A Sunday Afternoon in the ByWard Market (Ottawa)

A Sunday Afternoon in the ByWard Market (Ottawa)

Category Archives: United Kingdom

Well within the city limits of London is Greenwich (GREN-ich and NOT Green-witch :). As this was our second visit to this outer borough, we forwent visiting the Cutty Sark (the last of the great China tea clippers) as well as the Royal Observatory. Instead we walked around enjoying the small shops lining the streets of the town centre, and strolled through the magnificent Greenwich Park. It was such a beautiful day, we actually laid down, right on the grass, and read our books looking up now and then at the calm cloudless blue sky through the hanging branches of the large English plane tree under which we were huddled. It was a truly wonderful moment.

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On the cruise ship on our way to Greenwich

Coming back on the DLR (Docklands Light Rail), we stopped at South Quay in order to walk through the old Docklands. The Docklands used to be the world’s largest-of-its-kind harbour organizing the shipping of English goods throughout the empire. Bombed in WWII, it was completely destroyed and remained useless marshlands for decades. As is always the case, some investors saw the potential this site had to offer and transformed it into a vibrant urban economic hub surrounded by elegant condominium living and rows of hip restaurants. We quite enjoyed our walkabout and fervently wish we could afford a small pied-à-terre in this part of the city.

Coming back to yesterday, which already seems so far away, we found another little gem in the city: the British Library. I can’t believe we had not visited it the first time we were in England. Here is my TripAdvisor review:

The King George IV 65,000-book collection behind glass is quite impressing as you walk inside the building. The actual room open to the public (The Sir John Ritblat Gallery) is quite small but contains many treasures. From the Magna Carta to early editions of the Bible, from Mozart’s music sheets to the Beatles lyrics, from a letter written by Anne Boleyn to a tale written by Chaucer, and early designs by Leonardo Da Vinci, there is something to everyone to admire. Well worth the trip to King’s Cross Station when in London!

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I’m sitting in the Library Café looking up at King George’s collection

From what I have read in Rick Steves’ London 2016 guide book, King George IV in 1823 gifted this collection of 65,000 books to the people with the express condition that it be on display for all to see. Well, the condition in itself has certainly been met in that the collection is certainly on display. However, it sits behind glass in a 50-foot-tall wall (as you can see from the picture on the left) and not accessible to commoners. You probably need special permission from a university or a research facility of some sort. I was dying to have access to it and peruse through some pretty extraordinary books.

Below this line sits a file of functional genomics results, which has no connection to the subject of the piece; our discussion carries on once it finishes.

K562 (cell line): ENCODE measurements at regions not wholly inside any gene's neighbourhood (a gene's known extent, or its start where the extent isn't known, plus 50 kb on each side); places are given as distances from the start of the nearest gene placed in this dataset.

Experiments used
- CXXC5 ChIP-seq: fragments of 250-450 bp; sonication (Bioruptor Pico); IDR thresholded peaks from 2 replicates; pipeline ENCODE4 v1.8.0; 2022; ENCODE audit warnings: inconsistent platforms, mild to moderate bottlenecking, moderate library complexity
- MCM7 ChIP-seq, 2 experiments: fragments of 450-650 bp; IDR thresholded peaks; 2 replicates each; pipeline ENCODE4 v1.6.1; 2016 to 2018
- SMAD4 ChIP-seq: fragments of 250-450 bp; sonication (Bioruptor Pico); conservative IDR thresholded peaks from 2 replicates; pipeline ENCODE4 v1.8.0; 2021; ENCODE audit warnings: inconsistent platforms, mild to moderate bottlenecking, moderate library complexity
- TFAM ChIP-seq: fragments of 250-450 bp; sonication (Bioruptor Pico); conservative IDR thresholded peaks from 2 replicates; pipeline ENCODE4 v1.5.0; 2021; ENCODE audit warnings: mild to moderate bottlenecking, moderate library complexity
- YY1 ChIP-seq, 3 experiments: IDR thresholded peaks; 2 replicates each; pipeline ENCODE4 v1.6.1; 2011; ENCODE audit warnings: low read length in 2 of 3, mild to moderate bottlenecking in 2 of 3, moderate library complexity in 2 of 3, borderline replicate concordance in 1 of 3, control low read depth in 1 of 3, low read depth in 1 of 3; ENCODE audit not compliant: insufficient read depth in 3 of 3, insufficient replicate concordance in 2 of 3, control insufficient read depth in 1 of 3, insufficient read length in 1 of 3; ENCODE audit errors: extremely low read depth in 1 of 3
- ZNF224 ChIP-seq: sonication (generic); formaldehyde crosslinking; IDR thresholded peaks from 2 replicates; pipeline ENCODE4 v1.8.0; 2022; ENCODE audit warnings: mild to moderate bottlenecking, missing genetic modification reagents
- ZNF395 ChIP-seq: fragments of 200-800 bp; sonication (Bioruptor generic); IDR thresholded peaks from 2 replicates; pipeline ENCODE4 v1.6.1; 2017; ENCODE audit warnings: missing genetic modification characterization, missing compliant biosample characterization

But talking about extraordinary, the folios on display in the Ritblat Gallery were certainly magnificent, and did their part to appease my strong desire to infiltrate the secret vault.

Stay tuned for more adventures from London.

I had to write a post that solely dealt with the new Tate Modern museum, simply for the fact that I was mesmerized by so many messages and affected by the true genius of artists even if modern art does not score high on my love of art scale.

I went to the Tate mostly to look at Picassos and Pollocks, and maybe some Matisse and Cézanne. Much to my chagrin, I did not find any Pollocks (my favorite ‘modern’ artist – I am fascinated by the organized chaos of his colours and strokes), but instead I found remarkable pieces like this one:

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It looks quite boring until you read the inscription indicating that these are fire hoses that were used to break up the peaceful marching of black students in May 1963 Birmingham, Alabama. These powerful hoses injured many young protesters. This piece of art keeps a part of history alive and reminds us not to repeat our horrible mistakes.

Now between modern uses of varying mediums:

you can find an interesting Picasso or a Degas sculpture:

Justin and I went from room to room inspecting tiny treasures and pondering at various creations. One room, dedicated to Louise Bourgeois, the French-American artist who gave us Maman (one large version is housed at the National Gallery of Canada in Ottawa), portrayed less known pieces which brought us some insight into her creativity.

Another part of our dismay was the building itself, a former electricity-generating powerhouse. What a brilliant idea to renovate and house these modern pieces in an unused manufacture!

And before ending this post, I must urge everyone visiting this museum to pay the 4 pound suggested donation per visitor (or more if you can afford it) in order to support art and keep London’s museums free of charge.

My regular ‘What have we been doing in London’ will be back shortly with some great additional pics.

Stay tuned!